Researchers at the University of Maryland School of Medicine (UMSOM) have begun participation in the Phase 3 clinical trial of an investigational COVID-19 vaccine co-developed by scientists at Moderna Inc. and the National Institute of Allergy and Infectious Diseases (NIAID), part of the National Institutes of Health (NIH). This clinical trial is a key step toward final approval of a vaccine to protect against the SARS-CoV-2 coronavirus that has impacted millions of people around the world.
The vaccine trial is being conducted by researchers in UMSOM’s Center for Vaccine Development and Global Health (CVD). This is the first to be implemented under Operation Warp Speed, a multi-agency collaboration led by the U.S. Department of Health and Human Services (HHS), which aims to accelerate the development, manufacturing, and distribution of medical countermeasures for COVID-19.
The UMSOM site, expected to recruit several hundred participants, is part of the nationwide trial being conducted at 89 research sites that is expected to enroll 30,000 adults.
This virus disproportionately affects older adults, people with unstable medical conditions, and racial and ethnic minorities, making it critical that the vaccine works well in those who need it most. UMSOM researchers are targeting people who have increased risk of exposure because of location or circumstance, such as occupation, to see whether the vaccine protects them. As part of that plan, the UMSOM researchers will enroll and vaccinate participants in Maryland’s hardest hit communities, including Langley Park and Baltimore. Researchers have partnered with CASA in Hyattsville, MD, the largest member-based Hispanic and immigrant organization in the mid-Atlantic region. Vaccinations will take place on campus in Baltimore and in Hyattsville/Langley Park.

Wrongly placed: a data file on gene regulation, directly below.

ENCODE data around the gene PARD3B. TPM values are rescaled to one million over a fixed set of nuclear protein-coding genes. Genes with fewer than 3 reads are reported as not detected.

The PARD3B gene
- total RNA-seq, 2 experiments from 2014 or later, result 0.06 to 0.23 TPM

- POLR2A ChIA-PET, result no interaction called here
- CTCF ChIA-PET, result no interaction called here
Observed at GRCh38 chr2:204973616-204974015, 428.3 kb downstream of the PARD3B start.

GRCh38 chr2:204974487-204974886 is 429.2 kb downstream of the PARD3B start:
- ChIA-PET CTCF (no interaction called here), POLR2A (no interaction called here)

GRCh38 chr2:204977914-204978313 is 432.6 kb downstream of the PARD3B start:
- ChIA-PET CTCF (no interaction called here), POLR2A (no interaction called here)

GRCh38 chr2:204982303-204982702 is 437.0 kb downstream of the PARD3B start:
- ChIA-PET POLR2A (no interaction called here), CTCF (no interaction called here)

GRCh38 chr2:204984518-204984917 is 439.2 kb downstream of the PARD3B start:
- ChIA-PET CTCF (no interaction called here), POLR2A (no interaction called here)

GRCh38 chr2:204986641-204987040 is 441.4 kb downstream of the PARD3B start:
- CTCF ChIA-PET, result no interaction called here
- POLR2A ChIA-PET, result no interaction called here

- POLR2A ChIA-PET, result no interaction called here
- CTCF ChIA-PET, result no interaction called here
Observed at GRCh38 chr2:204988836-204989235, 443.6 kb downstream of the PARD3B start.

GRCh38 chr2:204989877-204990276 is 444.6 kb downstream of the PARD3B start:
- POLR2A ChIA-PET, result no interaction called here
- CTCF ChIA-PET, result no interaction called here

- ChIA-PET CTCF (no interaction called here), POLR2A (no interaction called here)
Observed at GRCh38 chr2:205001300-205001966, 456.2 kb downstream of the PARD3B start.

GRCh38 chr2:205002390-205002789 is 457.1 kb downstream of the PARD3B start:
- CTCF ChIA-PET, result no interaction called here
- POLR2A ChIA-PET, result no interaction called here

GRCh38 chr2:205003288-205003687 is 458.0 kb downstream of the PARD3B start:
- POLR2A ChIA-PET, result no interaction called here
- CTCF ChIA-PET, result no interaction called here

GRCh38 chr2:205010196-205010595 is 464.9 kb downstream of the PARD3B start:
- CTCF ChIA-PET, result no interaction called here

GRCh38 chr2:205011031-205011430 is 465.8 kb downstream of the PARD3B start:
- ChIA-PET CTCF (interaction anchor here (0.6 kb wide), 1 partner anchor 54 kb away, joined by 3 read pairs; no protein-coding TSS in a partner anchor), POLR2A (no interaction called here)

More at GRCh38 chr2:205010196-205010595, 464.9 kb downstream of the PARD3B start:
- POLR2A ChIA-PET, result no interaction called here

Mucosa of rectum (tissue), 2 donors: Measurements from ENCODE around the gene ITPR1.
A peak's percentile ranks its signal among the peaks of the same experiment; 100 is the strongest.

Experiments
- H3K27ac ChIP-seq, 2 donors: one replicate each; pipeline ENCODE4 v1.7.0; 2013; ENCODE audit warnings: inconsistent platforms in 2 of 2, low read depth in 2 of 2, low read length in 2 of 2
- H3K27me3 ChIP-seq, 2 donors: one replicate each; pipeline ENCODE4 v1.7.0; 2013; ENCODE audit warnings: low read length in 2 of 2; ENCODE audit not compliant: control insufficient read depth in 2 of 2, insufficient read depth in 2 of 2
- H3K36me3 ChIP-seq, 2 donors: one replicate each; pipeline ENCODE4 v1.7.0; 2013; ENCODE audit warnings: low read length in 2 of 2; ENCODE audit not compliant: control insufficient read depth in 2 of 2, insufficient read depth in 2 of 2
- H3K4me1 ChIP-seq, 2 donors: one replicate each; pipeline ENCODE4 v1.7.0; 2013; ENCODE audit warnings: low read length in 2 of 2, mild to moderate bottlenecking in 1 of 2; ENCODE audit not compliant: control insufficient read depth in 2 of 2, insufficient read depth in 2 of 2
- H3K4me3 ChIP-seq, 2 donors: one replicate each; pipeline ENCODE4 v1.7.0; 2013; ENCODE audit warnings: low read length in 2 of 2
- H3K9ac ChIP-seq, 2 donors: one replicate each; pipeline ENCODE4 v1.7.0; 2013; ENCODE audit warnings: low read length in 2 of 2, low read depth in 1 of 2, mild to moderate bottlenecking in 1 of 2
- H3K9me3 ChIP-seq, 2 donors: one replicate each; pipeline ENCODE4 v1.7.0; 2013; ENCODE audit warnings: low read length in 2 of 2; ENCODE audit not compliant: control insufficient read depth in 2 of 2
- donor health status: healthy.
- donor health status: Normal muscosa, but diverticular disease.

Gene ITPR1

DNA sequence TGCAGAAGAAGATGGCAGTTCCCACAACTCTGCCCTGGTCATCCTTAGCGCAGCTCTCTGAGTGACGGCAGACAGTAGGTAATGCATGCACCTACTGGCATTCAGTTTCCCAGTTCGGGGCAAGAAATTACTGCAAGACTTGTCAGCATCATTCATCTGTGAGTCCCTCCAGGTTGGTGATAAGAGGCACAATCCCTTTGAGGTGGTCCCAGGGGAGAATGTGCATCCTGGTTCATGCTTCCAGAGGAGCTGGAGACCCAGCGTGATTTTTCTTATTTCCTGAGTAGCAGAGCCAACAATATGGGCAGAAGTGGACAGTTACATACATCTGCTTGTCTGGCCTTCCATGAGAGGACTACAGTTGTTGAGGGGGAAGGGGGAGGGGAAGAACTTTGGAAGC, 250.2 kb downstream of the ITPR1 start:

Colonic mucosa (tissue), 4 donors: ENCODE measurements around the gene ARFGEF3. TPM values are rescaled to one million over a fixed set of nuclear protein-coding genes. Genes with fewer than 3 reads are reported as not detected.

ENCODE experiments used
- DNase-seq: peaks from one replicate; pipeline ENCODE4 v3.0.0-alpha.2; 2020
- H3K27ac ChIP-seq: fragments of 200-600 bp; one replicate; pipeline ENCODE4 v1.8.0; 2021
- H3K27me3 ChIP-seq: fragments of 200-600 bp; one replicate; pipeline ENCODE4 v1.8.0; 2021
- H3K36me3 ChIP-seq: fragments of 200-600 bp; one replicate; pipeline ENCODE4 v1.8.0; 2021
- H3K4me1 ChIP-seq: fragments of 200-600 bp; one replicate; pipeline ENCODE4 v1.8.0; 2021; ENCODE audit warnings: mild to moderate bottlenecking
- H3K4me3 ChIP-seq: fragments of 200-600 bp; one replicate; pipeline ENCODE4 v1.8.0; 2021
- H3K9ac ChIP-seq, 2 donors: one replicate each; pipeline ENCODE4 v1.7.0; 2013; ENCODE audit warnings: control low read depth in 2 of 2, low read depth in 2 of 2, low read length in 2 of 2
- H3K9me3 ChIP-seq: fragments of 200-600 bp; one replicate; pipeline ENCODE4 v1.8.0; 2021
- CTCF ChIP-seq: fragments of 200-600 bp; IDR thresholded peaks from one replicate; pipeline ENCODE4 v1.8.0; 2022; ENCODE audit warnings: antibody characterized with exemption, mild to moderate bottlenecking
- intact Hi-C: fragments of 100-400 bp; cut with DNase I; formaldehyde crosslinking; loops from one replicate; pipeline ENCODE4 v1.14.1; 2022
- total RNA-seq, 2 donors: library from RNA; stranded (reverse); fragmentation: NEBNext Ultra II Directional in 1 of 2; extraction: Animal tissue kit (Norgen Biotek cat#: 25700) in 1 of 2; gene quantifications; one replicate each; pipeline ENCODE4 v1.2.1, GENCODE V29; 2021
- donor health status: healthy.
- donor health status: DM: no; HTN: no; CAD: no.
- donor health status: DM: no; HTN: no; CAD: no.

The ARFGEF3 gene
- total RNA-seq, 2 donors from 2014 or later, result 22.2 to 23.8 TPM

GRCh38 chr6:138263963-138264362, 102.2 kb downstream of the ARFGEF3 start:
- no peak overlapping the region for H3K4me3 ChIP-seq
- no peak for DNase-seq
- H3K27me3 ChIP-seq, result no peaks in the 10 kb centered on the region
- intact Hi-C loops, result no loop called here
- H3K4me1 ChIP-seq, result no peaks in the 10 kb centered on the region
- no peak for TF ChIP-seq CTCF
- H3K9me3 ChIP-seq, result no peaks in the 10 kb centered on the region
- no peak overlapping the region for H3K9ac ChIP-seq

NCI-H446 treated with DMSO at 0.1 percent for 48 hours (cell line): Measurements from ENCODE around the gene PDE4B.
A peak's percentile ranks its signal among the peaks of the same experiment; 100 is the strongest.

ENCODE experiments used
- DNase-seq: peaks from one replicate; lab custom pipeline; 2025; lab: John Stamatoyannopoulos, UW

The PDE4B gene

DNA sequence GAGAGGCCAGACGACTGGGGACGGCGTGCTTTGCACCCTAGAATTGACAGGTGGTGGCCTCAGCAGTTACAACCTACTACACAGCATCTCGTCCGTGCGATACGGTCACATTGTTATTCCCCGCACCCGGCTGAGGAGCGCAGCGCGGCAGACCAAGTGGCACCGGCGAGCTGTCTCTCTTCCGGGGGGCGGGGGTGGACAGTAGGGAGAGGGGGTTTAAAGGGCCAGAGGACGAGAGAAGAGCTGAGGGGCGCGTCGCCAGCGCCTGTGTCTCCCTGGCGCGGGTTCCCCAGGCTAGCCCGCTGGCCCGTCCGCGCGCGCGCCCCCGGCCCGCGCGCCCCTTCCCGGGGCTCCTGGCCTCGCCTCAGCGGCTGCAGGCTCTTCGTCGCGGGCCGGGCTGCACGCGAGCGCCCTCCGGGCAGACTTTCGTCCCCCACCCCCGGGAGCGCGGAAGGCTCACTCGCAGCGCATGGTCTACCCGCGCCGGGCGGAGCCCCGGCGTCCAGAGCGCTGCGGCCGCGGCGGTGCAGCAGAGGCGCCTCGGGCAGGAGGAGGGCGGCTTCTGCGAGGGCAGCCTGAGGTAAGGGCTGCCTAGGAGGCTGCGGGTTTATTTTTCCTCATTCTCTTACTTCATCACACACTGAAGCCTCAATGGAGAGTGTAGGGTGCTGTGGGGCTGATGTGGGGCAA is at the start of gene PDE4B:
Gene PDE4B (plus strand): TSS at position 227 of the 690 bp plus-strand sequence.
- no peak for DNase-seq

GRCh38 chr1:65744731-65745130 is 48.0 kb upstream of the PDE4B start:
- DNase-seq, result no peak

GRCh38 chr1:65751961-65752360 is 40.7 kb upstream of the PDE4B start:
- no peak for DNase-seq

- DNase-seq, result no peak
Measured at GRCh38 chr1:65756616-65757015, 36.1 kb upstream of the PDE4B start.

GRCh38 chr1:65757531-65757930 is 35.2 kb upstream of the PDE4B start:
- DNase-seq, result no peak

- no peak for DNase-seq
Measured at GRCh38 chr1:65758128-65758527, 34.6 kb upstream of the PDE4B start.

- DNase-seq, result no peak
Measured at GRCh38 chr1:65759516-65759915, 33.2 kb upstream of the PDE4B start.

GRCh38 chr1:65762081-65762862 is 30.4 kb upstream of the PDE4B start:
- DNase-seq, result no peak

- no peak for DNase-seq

UMSOM is part of the NIAID-supported COVID-19 Prevention Network (CoVPN), which aims to enroll thousands of volunteers in large-scale clinical trials, testing a variety of investigational vaccines and monoclonal antibodies intended to protect people from COVID-19.
To learn more, visit the University of Maryland School of Medicine website.
Source: University of Maryland School of Medicine